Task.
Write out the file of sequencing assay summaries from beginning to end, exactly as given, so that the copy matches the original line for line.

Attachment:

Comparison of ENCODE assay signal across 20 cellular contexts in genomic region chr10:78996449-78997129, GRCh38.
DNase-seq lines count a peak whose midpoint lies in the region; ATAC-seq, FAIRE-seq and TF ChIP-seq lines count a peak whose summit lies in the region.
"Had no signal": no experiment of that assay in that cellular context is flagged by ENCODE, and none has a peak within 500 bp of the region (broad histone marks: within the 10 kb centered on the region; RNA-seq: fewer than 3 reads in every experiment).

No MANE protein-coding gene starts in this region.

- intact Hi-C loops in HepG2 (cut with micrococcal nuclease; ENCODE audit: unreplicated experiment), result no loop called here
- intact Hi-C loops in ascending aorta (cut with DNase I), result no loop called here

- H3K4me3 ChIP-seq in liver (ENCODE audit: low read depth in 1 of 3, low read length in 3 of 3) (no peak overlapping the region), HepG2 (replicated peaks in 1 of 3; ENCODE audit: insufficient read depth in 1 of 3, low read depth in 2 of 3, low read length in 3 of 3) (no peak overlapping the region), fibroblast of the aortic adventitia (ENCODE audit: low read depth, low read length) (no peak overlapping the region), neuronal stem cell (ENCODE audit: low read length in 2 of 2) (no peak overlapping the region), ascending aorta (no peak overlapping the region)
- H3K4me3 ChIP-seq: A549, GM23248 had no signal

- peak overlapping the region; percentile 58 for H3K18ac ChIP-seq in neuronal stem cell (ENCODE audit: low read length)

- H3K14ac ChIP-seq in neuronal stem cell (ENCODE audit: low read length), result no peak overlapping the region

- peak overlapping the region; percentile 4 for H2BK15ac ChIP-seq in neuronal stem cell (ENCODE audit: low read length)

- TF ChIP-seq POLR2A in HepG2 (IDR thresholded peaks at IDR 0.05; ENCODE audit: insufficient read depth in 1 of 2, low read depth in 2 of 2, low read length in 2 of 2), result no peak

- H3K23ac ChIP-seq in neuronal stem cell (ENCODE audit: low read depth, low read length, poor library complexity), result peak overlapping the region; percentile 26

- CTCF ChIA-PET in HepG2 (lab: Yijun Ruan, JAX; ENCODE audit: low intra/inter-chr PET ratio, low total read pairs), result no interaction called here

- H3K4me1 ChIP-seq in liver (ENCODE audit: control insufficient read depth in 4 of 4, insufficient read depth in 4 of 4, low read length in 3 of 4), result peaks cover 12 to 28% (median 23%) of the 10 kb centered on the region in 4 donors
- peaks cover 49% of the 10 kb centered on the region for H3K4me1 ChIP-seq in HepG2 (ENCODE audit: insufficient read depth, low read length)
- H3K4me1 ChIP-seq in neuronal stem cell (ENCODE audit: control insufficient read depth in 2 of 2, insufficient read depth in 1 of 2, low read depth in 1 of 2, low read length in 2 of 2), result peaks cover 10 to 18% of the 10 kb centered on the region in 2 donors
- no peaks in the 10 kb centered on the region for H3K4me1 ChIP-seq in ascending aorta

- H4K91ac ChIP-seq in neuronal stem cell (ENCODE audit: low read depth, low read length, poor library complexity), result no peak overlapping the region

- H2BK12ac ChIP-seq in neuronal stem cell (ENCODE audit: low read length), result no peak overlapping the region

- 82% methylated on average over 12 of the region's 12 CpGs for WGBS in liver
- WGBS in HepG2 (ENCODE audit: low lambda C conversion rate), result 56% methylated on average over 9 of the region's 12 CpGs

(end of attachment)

Comparison of ENCODE assay signal across 20 cellular contexts in genomic region chr10:78996449-78997129, GRCh38.
DNase-seq lines count a peak whose midpoint lies in the region; ATAC-seq, FAIRE-seq and TF ChIP-seq lines count a peak whose summit lies in the region.
"Had no signal": no experiment of that assay in that cellular context is flagged by ENCODE, and none has a peak within 500 bp of the region (broad histone marks: within the 10 kb centered on the region; RNA-seq: fewer than 3 reads in every experiment).

No MANE protein-coding gene starts in this region.

- intact Hi-C loops in HepG2 (cut with micrococcal nuclease; ENCODE audit: unreplicated experiment), result no loop called here
- intact Hi-C loops in ascending aorta (cut with DNase I), result no loop called here

- H3K4me3 ChIP-seq in liver (ENCODE audit: low read depth in 1 of 3, low read length in 3 of 3) (no peak overlapping the region), HepG2 (replicated peaks in 1 of 3; ENCODE audit: insufficient read depth in 1 of 3, low read depth in 2 of 3, low read length in 3 of 3) (no peak overlapping the region), fibroblast of the aortic adventitia (ENCODE audit: low read depth, low read length) (no peak overlapping the region), neuronal stem cell (ENCODE audit: low read length in 2 of 2) (no peak overlapping the region), ascending aorta (no peak overlapping the region)
- H3K4me3 ChIP-seq: A549, GM23248 had no signal

- peak overlapping the region; percentile 58 for H3K18ac ChIP-seq in neuronal stem cell (ENCODE audit: low read length)

- H3K14ac ChIP-seq in neuronal stem cell (ENCODE audit: low read length), result no peak overlapping the region

- peak overlapping the region; percentile 4 for H2BK15ac ChIP-seq in neuronal stem cell (ENCODE audit: low read length)

- TF ChIP-seq POLR2A in HepG2 (IDR thresholded peaks at IDR 0.05; ENCODE audit: insufficient read depth in 1 of 2, low read depth in 2 of 2, low read length in 2 of 2), result no peak

- H3K23ac ChIP-seq in neuronal stem cell (ENCODE audit: low read depth, low read length, poor library complexity), result peak overlapping the region; percentile 26

- CTCF ChIA-PET in HepG2 (lab: Yijun Ruan, JAX; ENCODE audit: low intra/inter-chr PET ratio, low total read pairs), result no interaction called here

- H3K4me1 ChIP-seq in liver (ENCODE audit: control insufficient read depth in 4 of 4, insufficient read depth in 4 of 4, low read length in 3 of 4), result peaks cover 12 to 28% (median 23%) of the 10 kb centered on the region in 4 donors
- peaks cover 49% of the 10 kb centered on the region for H3K4me1 ChIP-seq in HepG2 (ENCODE audit: insufficient read depth, low read length)
- H3K4me1 ChIP-seq in neuronal stem cell (ENCODE audit: control insufficient read depth in 2 of 2, insufficient read depth in 1 of 2, low read depth in 1 of 2, low read length in 2 of 2), result peaks cover 10 to 18% of the 10 kb centered on the region in 2 donors
- no peaks in the 10 kb centered on the region for H3K4me1 ChIP-seq in ascending aorta

- H4K91ac ChIP-seq in neuronal stem cell (ENCODE audit: low read depth, low read length, poor library complexity), result no peak overlapping the region

- H2BK12ac ChIP-seq in neuronal stem cell (ENCODE audit: low read length), result no peak overlapping the region

- 82% methylated on average over 12 of the region's 12 CpGs for WGBS in liver
- WGBS in HepG2 (ENCODE audit: low lambda C conversion rate), result 56% methylated on average over 9 of the region's 12 CpGs